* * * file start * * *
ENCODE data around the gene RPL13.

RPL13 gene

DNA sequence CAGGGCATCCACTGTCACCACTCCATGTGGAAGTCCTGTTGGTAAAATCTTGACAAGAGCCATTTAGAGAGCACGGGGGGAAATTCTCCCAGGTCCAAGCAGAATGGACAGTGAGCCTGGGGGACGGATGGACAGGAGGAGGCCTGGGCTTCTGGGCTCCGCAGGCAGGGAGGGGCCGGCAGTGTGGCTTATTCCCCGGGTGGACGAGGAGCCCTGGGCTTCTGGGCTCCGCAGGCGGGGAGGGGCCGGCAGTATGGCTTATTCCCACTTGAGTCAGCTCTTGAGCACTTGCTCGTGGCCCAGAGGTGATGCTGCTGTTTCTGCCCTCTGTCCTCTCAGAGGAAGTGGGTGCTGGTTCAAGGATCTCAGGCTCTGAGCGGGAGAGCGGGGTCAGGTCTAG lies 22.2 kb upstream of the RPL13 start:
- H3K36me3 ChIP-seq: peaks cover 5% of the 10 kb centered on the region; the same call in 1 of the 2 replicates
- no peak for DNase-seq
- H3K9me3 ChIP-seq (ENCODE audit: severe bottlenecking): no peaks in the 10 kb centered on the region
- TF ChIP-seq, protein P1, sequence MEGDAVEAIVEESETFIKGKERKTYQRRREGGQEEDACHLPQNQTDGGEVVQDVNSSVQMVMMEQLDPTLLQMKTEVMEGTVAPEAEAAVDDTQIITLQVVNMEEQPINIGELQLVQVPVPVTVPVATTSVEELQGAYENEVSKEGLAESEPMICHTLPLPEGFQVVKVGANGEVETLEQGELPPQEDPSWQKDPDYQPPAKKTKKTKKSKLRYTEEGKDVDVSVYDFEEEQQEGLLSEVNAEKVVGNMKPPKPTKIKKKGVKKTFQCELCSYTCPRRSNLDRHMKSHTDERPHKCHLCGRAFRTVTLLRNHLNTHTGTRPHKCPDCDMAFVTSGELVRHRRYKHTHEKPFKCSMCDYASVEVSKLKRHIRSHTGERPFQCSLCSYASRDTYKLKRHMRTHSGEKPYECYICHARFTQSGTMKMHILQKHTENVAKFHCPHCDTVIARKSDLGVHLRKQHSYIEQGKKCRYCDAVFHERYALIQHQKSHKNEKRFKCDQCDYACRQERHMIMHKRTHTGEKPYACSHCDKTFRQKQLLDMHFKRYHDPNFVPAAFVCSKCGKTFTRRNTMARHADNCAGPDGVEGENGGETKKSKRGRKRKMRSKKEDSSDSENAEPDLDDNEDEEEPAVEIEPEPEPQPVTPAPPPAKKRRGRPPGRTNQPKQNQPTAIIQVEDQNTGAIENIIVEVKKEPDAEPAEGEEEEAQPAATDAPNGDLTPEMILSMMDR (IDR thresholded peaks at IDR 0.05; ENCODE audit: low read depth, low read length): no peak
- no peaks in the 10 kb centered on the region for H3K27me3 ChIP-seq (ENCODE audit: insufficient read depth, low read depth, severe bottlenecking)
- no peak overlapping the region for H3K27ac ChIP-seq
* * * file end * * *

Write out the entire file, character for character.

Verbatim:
ENCODE data around the gene RPL13.

RPL13 gene

DNA sequence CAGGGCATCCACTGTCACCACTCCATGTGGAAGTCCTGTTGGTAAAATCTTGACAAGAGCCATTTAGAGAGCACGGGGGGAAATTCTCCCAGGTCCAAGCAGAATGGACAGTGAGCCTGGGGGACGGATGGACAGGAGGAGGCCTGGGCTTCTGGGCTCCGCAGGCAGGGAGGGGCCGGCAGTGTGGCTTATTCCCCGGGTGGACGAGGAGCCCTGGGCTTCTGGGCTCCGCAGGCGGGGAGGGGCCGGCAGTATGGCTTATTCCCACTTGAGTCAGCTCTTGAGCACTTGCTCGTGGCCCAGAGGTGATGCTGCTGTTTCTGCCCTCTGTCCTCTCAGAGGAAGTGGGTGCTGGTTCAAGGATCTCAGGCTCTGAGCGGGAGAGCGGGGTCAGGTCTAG lies 22.2 kb upstream of the RPL13 start:
- H3K36me3 ChIP-seq: peaks cover 5% of the 10 kb centered on the region; the same call in 1 of the 2 replicates
- no peak for DNase-seq
- H3K9me3 ChIP-seq (ENCODE audit: severe bottlenecking): no peaks in the 10 kb centered on the region
- TF ChIP-seq, protein P1, sequence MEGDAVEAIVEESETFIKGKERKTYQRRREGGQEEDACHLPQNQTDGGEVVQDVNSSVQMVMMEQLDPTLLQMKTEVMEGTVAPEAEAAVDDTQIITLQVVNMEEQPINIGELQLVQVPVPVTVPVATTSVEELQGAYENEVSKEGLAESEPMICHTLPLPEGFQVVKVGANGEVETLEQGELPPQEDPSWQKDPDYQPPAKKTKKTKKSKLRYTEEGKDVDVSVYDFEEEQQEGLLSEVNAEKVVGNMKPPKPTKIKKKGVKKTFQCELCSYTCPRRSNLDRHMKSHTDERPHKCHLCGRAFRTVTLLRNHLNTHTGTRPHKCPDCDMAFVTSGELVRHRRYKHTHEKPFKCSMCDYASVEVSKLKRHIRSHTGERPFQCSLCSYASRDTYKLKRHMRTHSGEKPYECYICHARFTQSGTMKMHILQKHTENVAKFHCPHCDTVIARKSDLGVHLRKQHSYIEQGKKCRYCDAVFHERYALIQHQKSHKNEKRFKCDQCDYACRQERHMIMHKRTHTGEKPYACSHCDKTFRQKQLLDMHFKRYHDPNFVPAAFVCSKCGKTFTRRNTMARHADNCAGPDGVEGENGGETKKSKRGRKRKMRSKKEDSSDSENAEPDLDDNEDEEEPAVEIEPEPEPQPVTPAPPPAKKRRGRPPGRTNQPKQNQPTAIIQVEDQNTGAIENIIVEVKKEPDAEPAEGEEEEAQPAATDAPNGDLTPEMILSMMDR (IDR thresholded peaks at IDR 0.05; ENCODE audit: low read depth, low read length): no peak
- no peaks in the 10 kb centered on the region for H3K27me3 ChIP-seq (ENCODE audit: insufficient read depth, low read depth, severe bottlenecking)
- no peak overlapping the region for H3K27ac ChIP-seq